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Re: Should we stay in Crazytown because there's no where to run?

Post by Sandtrap » Sat Sep 29, 2018 12:38 pm

Good question.
What can you do?

Everything and all you can do:

1. Diversify and maximize income streams.
2. Diversify your "fixed" side of things within your comfort zone: Treasuries, CD Ladder, Bond Funds, etc, etc.
3. Set your allocation within your ability to take risk.
4. Minimize debt to maximize your ability to weather financial storms.
5. Increase your emergency fund to cover as many contingencies that you feel comfortable with.

Be flexible, ready to adapt and improvise.
j

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Re: Should we stay in Crazytown because there's no where to run?

Post by jeffyscott » Sat Sep 29, 2018 12:42 pm

k66 wrote:
Sat Sep 29, 2018 10:28 am
And was there no gain in the stock market from 1998 to 2010? Portfolio Visualizer suggests that a $10k investment in VTI would have grown to $14,500 over that period
And meanwhile an investment in cash would've grown to about $18,000, based on Vanguard short term treasury.
press on, regardless - John C. Bogle

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Re: Should we stay in Crazytown because there's no where to run?

Post by Ron Scott » Sat Sep 29, 2018 1:25 pm

CULater wrote:
Sat Sep 29, 2018 9:03 am
U.S. stocks are nuts. Shiller CAPE now stands at 33.36 and the only time in history it was higher was Feb, 1998 to Mar 2001 which would have been a wild ride. If you had gotten out of stocks in Feb 1998 you could have stayed out for 12 years and gotten back in at the price you sold, meanwhile making about 50% on safe 5-year treasuries. Should we really just hold our noses and wait? How do you manage this psychologically? Feels like standing on the train track watching the light coming toward you getting bigger. Are we just staying in Crazytown because other places, like bonds, seem even crazier? Tough times for the buy-and-hold crowd. Anyone starting to flinch? I am.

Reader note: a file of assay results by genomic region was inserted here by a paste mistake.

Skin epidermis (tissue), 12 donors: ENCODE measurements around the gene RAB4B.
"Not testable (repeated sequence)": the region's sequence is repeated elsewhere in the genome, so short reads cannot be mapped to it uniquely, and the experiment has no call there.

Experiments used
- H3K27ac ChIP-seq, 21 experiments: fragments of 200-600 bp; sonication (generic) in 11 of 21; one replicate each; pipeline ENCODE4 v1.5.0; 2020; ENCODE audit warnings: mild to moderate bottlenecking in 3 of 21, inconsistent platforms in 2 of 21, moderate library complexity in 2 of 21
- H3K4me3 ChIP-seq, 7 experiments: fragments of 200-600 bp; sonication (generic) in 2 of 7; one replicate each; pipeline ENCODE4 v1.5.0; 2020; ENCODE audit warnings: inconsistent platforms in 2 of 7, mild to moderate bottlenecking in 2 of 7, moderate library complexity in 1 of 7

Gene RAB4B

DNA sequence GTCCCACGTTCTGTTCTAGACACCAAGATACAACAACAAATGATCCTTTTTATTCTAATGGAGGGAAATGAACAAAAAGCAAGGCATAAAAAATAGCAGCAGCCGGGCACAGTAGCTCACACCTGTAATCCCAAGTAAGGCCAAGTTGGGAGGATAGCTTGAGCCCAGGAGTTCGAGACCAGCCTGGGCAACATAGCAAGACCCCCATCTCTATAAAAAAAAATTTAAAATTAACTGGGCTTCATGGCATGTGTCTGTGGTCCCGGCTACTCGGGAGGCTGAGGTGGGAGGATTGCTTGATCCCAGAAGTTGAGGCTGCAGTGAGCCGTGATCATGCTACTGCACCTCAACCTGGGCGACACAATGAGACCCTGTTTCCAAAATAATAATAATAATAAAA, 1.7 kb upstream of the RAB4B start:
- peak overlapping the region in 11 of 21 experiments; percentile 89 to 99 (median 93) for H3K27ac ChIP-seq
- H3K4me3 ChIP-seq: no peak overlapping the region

Your age in bonds.
Retirement is a game best played by those prepared for more volatility in the future than has been seen in the past. The solution is not to predict investment losses but to prepare for them.

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Re: Should we stay in Crazytown because there's no where to run?

Post by delamer » Sat Sep 29, 2018 3:51 pm

CULater wrote:
Sat Sep 29, 2018 10:48 am
Scenario #1: Joe has $500,000 in his diligently grown retirement portfolio with 60% of that in U.S. stocks, or $300,000. Being a believer in stay the course, he has no plans to reduce his stock holdings in the face of scary valuations.

Scenario #2: Joe inherits $500,000 from his paternal aunt who passed away in Rhode Island. Lucky for him because he had nothing at all saved for his retirement. Looking at the current scary valuations of U.S. stocks he's not so sure he wants to plunk $300,000 into the stock market on Monday morning when the market opens. Perhaps he'll think it over, or perhaps he'll put a little in and plan to ease more in over time.